Private-equity firms are showing more confidence that credit-quality problems are ebbing.

Several recent capital infusions have caught the eye of analysts, especially an announcement on Monday by Brand Group Holdings Inc. that it would raise up to $200 million through affiliates of Carlyle Group, Stephens Group LLC and Nonami LLC, owned by the Cousins family in Atlanta. Analysts said the deal is the first time in years that private equity has made a big traditional investment in Georgia, rather than using shelf charters or failed banks.

To some, the transaction is the latest signal that heavier-pocketed investors are more at ease with banks' abilities to address credit problems. The fact that the Brand deal is taking place in Atlanta, where residential construction has inflated credit losses, gives some observers more comfort.

"This deal is very significant," said Walter Moeling 4th, a partner at Bryan Cave in Atlanta who helped put it together. "We haven't had a significant infusion of capital in any Atlanta-based community bank in three years, essentially. … The banks that are still standing may be battered and bruised but, by God, they're still standing and the biggest hits have been taken."

Two other capital raises were announced in the past week. United Western Bancorp Inc. in Denver on Friday announced a $103 million capital raise through three investor groups, and Central Pacific Financial Corp. in Honolulu on Tuesday said it was negotiating with two groups for a majority of its $325 million planned capital raise.

Other observers, however, are not convinced that the weight is being lifted. Rather, they argue that the latest deals could be a result of private-equity groups running out of time to deploy their investments after sitting on commitments for more than a year.

Investors "have pressured firms to put their money to work and they are tired of waiting around," said Dory Wiley, the president and chief executive of Commerce Street Capital LLC in Dallas. "Some people believe the falling-knife deals are over, but I would argue that there are still some out there."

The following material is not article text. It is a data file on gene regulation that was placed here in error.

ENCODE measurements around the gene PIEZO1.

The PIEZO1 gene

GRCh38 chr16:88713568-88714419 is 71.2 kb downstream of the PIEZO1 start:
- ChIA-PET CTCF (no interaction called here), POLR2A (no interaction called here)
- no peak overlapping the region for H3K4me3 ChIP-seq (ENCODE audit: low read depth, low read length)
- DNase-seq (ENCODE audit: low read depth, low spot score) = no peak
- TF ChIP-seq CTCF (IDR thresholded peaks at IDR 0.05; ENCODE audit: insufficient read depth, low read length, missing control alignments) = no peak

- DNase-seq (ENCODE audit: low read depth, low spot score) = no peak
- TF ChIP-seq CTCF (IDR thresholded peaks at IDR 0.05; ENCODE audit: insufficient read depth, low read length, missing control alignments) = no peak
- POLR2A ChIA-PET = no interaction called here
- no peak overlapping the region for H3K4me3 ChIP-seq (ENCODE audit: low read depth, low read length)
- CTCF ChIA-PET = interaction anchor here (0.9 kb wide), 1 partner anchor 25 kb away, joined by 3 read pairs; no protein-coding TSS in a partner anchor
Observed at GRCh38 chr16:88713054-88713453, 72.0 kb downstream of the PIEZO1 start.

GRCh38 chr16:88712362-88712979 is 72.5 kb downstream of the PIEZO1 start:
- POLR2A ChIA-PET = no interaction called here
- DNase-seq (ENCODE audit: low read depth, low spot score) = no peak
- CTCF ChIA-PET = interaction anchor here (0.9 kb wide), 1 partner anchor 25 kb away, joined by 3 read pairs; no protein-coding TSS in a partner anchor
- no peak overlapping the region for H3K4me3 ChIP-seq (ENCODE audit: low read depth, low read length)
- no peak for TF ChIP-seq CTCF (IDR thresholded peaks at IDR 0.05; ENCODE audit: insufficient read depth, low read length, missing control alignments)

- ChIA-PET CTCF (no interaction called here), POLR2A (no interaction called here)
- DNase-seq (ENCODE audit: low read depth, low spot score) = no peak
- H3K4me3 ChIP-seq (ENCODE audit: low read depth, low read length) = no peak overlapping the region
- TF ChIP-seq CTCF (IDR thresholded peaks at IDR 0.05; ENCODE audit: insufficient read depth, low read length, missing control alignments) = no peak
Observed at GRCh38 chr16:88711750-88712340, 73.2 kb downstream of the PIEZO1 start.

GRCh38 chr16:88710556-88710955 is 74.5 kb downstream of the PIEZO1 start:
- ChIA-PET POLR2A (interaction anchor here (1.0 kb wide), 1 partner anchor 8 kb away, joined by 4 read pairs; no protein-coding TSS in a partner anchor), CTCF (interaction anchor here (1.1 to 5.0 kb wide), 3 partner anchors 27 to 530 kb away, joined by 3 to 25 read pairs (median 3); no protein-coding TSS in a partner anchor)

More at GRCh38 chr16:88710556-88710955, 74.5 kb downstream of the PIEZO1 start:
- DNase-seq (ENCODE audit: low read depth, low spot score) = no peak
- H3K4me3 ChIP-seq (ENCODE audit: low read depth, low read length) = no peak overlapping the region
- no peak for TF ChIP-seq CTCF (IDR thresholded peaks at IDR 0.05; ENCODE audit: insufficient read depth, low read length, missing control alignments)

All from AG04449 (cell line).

This lingering concern is also evident in how agreements are being structured to let the investor firms feel comfortable enough to inject equity.

In the agreements with Brand Group, its banking subsidiary, Brand Banking Co. nearly tripled its loan-loss allowance to $60 million in the third quarter, triggering a drop in capital ratios, compared with $22.7 million a quarter earlier.

The CEO of the company and the bank, Bartow Morgan Jr., said in an interview Monday that Brand Group started looking to raise capital in late 2008 to expand organically through northern Atlanta. Morgan's family, which has owned a majority of the company since 1905, had to give up some of its stake to facilitate the deal. "Some things had to change in order to achieve our goals," Morgan said.

Beyond that, the $1.2 billion-asset Brand Bank is adding some well-recognized names to its management and board. The former BankSouth Corp.'s principal operating officer, John McKinley, and its CEO, Patrick Flinn, will join Brand Group. Flinn will serve as an independent director at Brand Group, while McKinley will be executive chairman for the parent company and bank.

"John brings that near-legendary credit background that is going to be so critical for banks going forward," Moeling said.

The Brand Group deal will add several directors, representing the nvestor groups and two independent directors, pending regulatory approval.

Analysts agreed that private investment firms are going to be much more hands-on when it comes to investing in banks going forward. In another recently announced deal, United Western entered into an agreement with affiliates of Lovell Minnick Partners LLC, Oak Hill Capital Management LLC and entities controlled by Henry "Ric" Duques for a $103 million investment that is part of a proposed $200 million recapitalization. As part of the agreement, Lovell Minnick and Oak Hill Capital can appoint a director and nonvoting observer to the board. United Western executives said they could not comment because of the pending capital raise.

Analysts said investors' comfort level will vary depending on credit quality at the bank level and economic cycle. A key ingredient is management's capabilities, said Tom Goldstein, a former executive at LaSalle Bank Corp. and principal at a bank acquisition company in Chicago, GRG Group. "For this to work, you need to have a management team who has worked together and has a real strategic approach as to how they are going to compete and grow in the market," Goldstein said. "It's not just about rolling up banks."